Michigan Consumer Sentiment: December Final Highest Since July

wall-street-etfJill Mislinski: The University of Michigan Final Consumer Sentiment for December came in at 92.6, a 0.8 point increase from the 91.8 December Preliminary reading. Investing.com had forecast an even 92.0.

Surveys of Consumers chief economist, Richard Curtin makes the following comments:

Consumer confidence rose to its highest level since July, with the December reading nearly equal to the 2015 average of 92.9–which was the highest since 2004. Importantly, all of the improvement was in how consumers evaluated current economic conditions. The December gain was largely due to lower inflation, which bolstered real incomes and brightened buying plans for household durables. Indeed, there have been only three surveys in more than the past half century in which a higher proportion mentioned the availability of price discounts for durables. Overall, the data point toward gains of 2.8% in real personal consumption expenditures during 2016. [More…]

See the chart below for a long-term perspective on this widely watched indicator. Recessions and real GDP are included to help us evaluate the correlation between the Michigan Consumer Sentiment Index and the broader economy.

Michigan Consumer Sentiment

To put today’s report into the larger historical context since its beginning in 1978, consumer sentiment is 8.5 percent above the average reading (arithmetic mean) and 9.8 percent above the geometric mean. The current index level is at the 67th percentile of the 456 monthly data points in this series.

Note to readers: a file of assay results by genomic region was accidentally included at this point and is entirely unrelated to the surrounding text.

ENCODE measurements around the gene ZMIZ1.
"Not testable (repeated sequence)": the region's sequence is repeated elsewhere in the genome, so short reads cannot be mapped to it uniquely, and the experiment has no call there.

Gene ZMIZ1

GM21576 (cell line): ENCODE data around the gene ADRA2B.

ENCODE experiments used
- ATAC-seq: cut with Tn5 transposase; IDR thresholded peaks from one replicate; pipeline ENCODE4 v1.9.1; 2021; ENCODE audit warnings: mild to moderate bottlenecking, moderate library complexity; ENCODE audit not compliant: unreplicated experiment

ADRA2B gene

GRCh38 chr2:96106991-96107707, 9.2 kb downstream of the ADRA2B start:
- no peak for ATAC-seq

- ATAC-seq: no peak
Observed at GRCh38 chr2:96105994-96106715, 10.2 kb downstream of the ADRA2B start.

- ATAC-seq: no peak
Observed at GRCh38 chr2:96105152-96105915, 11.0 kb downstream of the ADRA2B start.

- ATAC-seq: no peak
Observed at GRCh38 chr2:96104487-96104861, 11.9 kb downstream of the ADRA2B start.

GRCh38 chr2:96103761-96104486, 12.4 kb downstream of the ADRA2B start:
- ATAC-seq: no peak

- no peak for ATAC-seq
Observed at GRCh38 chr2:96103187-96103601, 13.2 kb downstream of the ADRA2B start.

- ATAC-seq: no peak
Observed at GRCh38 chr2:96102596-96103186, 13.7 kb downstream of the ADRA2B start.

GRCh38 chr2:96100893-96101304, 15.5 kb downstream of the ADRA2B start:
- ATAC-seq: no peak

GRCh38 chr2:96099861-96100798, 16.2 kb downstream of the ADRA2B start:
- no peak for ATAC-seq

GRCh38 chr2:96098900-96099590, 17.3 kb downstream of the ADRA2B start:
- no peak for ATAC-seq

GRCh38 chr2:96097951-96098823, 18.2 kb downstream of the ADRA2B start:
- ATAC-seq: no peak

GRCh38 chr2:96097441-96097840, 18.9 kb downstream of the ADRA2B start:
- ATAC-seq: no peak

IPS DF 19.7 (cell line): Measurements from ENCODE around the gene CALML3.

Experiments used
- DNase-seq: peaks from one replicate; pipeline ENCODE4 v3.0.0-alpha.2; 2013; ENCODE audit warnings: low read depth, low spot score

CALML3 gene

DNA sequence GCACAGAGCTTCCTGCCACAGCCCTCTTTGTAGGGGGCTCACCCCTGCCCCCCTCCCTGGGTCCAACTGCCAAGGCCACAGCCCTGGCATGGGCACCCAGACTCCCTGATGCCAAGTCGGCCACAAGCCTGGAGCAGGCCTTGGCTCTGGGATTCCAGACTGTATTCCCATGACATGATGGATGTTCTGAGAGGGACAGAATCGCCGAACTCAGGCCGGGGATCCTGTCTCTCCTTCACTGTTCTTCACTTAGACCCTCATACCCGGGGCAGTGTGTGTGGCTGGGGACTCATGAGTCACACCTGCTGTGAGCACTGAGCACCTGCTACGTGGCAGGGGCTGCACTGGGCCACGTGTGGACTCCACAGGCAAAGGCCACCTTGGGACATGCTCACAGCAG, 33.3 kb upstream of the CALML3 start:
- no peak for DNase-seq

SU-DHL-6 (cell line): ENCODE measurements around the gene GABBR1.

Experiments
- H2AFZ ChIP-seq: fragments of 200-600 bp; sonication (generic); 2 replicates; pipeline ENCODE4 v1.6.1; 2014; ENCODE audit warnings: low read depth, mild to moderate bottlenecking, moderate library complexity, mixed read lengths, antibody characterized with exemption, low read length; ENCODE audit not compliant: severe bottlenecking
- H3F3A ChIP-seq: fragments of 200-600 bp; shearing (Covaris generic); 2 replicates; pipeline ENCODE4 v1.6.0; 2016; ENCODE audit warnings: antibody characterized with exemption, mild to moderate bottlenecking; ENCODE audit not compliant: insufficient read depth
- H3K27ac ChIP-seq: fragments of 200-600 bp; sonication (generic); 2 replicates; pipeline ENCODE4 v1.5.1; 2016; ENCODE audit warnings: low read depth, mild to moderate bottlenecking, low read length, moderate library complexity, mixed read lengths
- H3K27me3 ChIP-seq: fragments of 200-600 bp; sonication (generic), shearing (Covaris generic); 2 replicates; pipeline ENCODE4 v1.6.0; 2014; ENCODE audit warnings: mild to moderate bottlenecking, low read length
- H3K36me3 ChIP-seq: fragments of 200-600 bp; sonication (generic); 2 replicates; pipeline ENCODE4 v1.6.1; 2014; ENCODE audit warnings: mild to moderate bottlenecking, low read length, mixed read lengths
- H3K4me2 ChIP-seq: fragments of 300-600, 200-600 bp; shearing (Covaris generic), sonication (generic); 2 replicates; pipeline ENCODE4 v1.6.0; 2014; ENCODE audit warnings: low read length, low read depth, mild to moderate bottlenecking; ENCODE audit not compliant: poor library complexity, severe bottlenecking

The Michigan average since its inception is 85.3. During non-recessionary years the average is 87.5. The average during the five recessions is 69.3. So the latest sentiment number puts us 22.3 points above the average recession mindset and 5.1 points above the non-recession average.

Note that this indicator is somewhat volatile, with a 3.1 point absolute average monthly change. The latest data point was a 1.3 point change from the previous month. For a visual sense of the volatility, here is a chart with the monthly data and a three-month moving average.

3-Month Moving Average

For the sake of comparison, here is a chart of the Conference Board’s Consumer Confidence Index (monthly update here).

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